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World Vision Reports On Angola

World Vision New Zealand - Angola: The Colonial Legacy

By Jacob Akol, World Vision Africa Communications Director

The difficulty of finding a lasting peace in Angola is often blamed on the availability of oil and diamonds dollar with which to buy arms. It is also blamed on antagonism between the Angolan President, Eduardo Dos Santos, and the Unita rebel leader, Jonas Savimbi, as well as on alleged greed for power on the part of both men. While all these may be true, Jacob Akol, who has been in and out of Angola for close to two decades, argues here that a colonial legacy, may indeed be the main factor contributing to the persistent failure to find a lasting solution to the conflict. His view:

They do not talk about it at international peace conferences. Maybe they do not see it as relevant or significant. Perhaps they feel ashamed to talk about it or they fear the consequences of confronting the pestering issue publicly and at the highest national and international level.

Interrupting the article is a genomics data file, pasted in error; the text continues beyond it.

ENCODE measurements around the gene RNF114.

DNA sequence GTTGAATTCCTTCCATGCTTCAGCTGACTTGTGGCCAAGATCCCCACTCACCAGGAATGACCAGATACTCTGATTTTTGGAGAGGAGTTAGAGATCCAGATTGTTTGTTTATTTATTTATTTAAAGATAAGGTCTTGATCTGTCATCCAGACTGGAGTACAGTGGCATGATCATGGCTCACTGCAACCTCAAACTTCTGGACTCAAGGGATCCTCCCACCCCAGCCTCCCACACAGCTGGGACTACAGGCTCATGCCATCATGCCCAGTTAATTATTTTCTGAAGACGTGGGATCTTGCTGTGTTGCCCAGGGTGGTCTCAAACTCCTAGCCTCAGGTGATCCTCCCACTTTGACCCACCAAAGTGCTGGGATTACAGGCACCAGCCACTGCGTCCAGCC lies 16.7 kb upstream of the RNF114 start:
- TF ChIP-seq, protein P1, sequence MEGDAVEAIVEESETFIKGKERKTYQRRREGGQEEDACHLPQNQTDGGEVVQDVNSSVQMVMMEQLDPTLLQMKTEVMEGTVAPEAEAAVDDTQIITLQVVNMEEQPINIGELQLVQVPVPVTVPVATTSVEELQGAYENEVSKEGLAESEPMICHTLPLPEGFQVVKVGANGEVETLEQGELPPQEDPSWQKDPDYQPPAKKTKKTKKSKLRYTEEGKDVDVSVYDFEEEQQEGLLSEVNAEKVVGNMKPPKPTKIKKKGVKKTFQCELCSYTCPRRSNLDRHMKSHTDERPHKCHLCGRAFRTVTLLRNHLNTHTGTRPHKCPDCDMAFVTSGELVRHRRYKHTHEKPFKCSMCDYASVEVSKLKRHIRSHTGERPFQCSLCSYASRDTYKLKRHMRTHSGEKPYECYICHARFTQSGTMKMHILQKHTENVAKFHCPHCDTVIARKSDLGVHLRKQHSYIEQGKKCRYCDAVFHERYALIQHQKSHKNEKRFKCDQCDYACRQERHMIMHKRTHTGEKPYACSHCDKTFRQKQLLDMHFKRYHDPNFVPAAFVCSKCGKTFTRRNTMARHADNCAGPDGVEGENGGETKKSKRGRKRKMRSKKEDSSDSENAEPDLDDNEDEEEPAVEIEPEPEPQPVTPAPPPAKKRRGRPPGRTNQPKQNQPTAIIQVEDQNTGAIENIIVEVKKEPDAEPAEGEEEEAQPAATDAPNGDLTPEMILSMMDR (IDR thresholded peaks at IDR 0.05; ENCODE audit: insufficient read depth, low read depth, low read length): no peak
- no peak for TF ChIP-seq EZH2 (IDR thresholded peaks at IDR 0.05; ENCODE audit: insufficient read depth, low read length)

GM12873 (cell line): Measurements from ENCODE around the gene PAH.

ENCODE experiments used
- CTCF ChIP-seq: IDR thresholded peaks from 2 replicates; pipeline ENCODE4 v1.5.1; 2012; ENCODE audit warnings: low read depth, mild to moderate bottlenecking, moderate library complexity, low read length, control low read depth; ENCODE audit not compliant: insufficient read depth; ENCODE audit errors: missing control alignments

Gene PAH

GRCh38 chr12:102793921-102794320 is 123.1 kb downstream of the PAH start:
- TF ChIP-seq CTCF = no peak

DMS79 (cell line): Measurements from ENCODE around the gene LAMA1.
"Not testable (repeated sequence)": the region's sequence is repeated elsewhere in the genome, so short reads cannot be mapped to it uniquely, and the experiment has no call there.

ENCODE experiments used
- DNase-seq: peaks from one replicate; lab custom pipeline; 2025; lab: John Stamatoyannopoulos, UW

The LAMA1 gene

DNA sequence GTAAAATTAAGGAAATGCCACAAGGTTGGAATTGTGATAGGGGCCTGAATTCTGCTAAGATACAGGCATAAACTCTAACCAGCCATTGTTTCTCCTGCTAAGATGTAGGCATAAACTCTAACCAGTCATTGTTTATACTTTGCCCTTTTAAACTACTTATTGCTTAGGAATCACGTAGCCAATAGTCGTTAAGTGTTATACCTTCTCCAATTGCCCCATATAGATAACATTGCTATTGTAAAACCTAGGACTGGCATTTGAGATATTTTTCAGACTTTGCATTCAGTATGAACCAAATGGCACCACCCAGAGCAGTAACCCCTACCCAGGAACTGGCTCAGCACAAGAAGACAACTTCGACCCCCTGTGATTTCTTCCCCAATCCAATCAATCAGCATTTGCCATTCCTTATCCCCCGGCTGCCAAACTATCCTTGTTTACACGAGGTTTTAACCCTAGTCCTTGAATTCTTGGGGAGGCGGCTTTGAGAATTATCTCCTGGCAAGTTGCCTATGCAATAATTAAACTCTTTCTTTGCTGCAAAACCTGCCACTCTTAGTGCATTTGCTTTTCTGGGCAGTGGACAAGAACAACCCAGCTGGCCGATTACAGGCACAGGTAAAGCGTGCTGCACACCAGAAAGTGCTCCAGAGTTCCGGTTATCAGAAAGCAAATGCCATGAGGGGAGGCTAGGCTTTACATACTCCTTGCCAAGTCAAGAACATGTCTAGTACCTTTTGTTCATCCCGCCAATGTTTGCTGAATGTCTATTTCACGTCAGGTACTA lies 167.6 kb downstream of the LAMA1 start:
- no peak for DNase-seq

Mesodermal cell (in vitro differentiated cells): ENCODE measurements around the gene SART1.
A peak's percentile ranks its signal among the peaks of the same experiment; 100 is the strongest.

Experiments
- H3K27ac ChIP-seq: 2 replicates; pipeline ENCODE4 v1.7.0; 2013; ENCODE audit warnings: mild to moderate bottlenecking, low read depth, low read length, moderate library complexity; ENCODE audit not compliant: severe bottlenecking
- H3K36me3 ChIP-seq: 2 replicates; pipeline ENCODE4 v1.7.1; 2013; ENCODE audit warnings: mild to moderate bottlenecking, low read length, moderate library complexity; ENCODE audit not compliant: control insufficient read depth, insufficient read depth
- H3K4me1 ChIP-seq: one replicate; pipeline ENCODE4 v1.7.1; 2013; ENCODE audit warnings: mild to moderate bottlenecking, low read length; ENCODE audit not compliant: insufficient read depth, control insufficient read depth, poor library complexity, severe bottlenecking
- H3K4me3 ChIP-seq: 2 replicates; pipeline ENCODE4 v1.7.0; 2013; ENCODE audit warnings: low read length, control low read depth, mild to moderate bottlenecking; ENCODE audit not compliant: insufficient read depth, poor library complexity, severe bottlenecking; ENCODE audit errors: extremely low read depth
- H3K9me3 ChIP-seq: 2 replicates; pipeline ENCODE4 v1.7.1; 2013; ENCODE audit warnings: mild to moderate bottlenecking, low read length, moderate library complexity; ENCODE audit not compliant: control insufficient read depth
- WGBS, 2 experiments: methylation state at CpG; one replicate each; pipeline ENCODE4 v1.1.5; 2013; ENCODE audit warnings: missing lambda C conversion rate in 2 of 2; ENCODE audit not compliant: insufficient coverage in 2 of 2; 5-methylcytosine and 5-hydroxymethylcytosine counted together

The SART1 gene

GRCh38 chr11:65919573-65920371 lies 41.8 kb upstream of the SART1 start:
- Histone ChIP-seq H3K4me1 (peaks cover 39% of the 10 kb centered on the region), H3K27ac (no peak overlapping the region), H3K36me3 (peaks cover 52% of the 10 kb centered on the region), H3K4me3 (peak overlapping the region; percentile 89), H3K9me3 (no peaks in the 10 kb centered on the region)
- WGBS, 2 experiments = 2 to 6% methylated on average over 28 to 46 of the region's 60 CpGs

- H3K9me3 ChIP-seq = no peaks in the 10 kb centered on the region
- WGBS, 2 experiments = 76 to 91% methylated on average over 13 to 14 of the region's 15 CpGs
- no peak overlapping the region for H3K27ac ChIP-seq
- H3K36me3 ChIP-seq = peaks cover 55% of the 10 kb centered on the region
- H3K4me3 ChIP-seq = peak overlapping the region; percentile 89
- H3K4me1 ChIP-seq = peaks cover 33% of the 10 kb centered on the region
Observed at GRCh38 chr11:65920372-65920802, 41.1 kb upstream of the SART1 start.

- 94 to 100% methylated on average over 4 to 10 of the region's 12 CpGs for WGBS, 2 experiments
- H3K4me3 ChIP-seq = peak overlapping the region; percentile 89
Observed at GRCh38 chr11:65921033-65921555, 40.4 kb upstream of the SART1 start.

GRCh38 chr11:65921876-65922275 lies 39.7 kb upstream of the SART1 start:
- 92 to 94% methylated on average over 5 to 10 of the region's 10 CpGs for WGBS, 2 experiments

But, then, it will not go away.

I myself have come across the issue since I first went to Angola in 1983. I heard about it in rural areas and in cities like Luanda, Malanje, Woambo and Lubango; but rarely had I given it a mention in my reports. Maybe I fell into the same trap.

The Portuguese colonial policy of ‘assimilation’ in their two African colonies of Mozambique and Angola was very well known and there seemed to be little reason for harping on it. After all, Mozambique appears to have found a lasting peace in spite of the colonial legacy. The policy seemed too dated to be seen as part of the Angolan problem, least of all the problem.

Yet, when I was recently in Angola, I was reminded once more that the desire to be seen as Portuguese remains very much the pinnacle of cultural and social success for quite a significant number of Angolans.

"How are you doing?" was the simple question I put to an Angolan woman in a village north of the town of Ndalatondo, north-east of Luanda. The woman, I was informed, was recovering very well from tuberculosis, and the village had turn out in force to meet the good doctor who was travelling with me.

But, as soon as she began to explain her condition in her local language, she was interrupted by laughter and sneering from the villagers. I was forced to inquire why they were laughing at her.